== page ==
Hyperthermia confirmed in boys’ deaths
by GREG KAYLOR, Banner Staff Writer
Oct 25, 2012 | 2715 views | 0 0 comments | 7 7 recommendations | email to a friend | print
Hyperthermia deaths
Leland Bates
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The Bradley County Medical Examiner’s Office released the official autopsy results regarding two small children who died during last summer’s heat wave.

River Bates, 3, and his brother Leland, 5, died as the result of elevated body core temperatures as a result of being inside a vehicle in the extreme heat, officials concluded.

“I was there when he came in and he was hot to the touch,” said Dr. Jeff Miller, medical examiner who also works in the Emergency Room at SkyRidge Medical Center.

He was speaking of River Bates, whose core temperature was 109 degrees at the hospital.

Leland Bates was flown via LifeForce to a Chattanooga hospital where he later died.

Both children died from hyperthermia.

Criminal Investigations Division detectives began their search for answers after first responders rushed to an Armstrong Road home around 3 p.m. June 28 where they had reports of two young children unresponsive and possibly drowned.

The residence where Natasha “Tasha” Mache Moses Bates, 26, had taken the children was reportedly the home of her father. Investigators began looking into the case at Bates’ Keith Valley Road residence, where the children had reportedly been outside playing, according to initial reports from the BCSO.

According to Miller, even after Leland’s body was cooled through intravenous fluids and ice packs, his core temperature was still 103 degrees after the flight on which pre-hospital treatment took place.

Bates was charged with two counts of first-degree murder after an investigation was launched by the Bradley County Sheriff’s Office.

She was later charged with two counts of aggravated child abuse/endangerment, four counts of initiation of manufacture of methamphetamine and one count of promotion of meth manufacture, according to reports.

The alleged drug charges are the result of detectives returning to the home on a search warrant.

Investigators went to a Keith Valley Road address on July 13 under after receiving information about possible drug activity, according to Bob Gault, media relations coordinator for the Bradley County Sheriff’s Office.

“Through investigation and statements, investigators found reason to believe the boys died in a car and an autopsy ruled the cause of death to be from hyperthermia,” Gault said following Bates’ indictment by a Bradley County grand jury.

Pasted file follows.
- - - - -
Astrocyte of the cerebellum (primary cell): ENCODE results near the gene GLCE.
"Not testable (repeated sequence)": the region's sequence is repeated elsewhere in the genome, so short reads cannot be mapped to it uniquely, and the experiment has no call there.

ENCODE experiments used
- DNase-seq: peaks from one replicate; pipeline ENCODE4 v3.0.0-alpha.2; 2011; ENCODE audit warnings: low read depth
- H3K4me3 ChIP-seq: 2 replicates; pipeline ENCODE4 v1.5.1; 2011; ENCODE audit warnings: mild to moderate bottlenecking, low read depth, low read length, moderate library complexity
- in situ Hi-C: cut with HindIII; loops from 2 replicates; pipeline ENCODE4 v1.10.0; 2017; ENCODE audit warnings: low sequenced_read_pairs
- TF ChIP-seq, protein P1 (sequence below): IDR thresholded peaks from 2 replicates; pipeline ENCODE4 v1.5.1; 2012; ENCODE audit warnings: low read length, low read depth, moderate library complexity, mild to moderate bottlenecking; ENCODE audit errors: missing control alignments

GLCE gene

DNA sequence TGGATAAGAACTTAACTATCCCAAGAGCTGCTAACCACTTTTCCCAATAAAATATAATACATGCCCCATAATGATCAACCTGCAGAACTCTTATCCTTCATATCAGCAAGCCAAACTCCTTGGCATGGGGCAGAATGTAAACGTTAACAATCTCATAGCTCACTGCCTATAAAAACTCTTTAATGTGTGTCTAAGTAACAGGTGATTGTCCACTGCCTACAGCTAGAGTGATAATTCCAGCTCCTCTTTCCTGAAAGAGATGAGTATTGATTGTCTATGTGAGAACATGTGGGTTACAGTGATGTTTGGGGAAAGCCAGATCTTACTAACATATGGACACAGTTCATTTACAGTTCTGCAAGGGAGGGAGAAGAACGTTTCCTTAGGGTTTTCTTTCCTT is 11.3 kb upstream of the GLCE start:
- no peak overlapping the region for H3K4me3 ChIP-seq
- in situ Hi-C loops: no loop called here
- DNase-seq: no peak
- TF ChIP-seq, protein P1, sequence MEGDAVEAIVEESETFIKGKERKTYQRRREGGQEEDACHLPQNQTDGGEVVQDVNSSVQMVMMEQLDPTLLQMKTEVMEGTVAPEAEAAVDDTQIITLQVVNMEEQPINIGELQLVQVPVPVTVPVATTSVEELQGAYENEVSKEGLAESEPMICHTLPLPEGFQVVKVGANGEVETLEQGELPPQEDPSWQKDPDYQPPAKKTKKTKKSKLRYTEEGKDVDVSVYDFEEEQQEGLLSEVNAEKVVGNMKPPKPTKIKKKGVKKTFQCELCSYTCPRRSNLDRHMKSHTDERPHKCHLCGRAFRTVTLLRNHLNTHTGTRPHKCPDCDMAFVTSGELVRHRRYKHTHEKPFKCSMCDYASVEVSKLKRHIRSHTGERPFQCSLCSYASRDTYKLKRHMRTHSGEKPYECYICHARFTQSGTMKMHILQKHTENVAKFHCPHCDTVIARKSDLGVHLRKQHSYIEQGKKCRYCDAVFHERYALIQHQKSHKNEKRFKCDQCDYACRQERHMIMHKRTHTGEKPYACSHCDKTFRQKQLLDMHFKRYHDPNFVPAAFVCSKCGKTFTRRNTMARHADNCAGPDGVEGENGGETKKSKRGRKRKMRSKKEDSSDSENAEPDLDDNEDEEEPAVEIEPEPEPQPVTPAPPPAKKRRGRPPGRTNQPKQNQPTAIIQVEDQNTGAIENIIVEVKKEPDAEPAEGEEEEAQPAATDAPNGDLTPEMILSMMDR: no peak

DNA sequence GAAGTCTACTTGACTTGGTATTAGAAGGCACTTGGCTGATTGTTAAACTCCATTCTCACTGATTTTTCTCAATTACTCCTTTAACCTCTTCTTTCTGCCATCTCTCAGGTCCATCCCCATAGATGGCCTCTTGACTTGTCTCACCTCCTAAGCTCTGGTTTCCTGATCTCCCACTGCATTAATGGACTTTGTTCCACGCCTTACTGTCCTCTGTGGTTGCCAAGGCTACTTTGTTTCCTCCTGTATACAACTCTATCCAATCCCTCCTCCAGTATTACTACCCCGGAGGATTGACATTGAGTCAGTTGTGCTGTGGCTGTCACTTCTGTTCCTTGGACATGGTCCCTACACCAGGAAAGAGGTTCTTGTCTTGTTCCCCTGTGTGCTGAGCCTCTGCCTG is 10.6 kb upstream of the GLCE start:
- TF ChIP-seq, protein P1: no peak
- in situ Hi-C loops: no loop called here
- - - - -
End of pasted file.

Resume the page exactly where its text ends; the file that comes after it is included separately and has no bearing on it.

According to the autopsy report, the “final anatomic diagnosis was hyperthermia,” which resulted in “a markedly elevated core temperature (clinical) with coma and death.”

“Kids in general have areas which make them much more susceptible to heat injury. Kids produce more heat per body/calorie count than adults do. If they are active, they are producing more heat. Their cardiovascular system has a lower output rate and a lower heart rate and they don’t push as much blood. That decreases their ability to push more blood out of the core to the periphery. They are more susceptible to gain heat from the environment than we are (adults),” explained Miller.

Miller also said children have “a reduced capacity for sweating.”

He also said they don’t have the cognitive ability to understand heat and its dangers.

“To them, it’s hot ... ‘need more Kool-Aid,’ then they are right back outside playing again,” Miller said.

Miller said the ambient temperature that day was 103 degrees.

The heat affected the each child’s hypothalamus which regulates the body’s heating and cooling.

The cycle of heat-related illness is complex, according to Miller.

Ultimately, the cycle evolves with the brain and body shutting down and possibly causing death.

According to the results of the autopsy which was performed at UT Medical Center, both boys appeared to be well-hydrated and nourished.

“What stands out the most is they were normal, healthy children. There was nothing wrong with them except they came in and died shortly after,” Miller said.

The autopsy report also indicated drugs and narcotics in their system which were consistent with medical personnel attempting to save their lives.

Miller and Eric Blach, Bradley County Medical Examiner’s Office administrator, said no indication was listed in the report of illegal drugs or narcotics being present.

Natasha “Tasha” Mache Moses Bates is scheduled to make a court appearance on the narcotics charges Nov. 9, and on the murder charges on Nov. 19, according to court officials.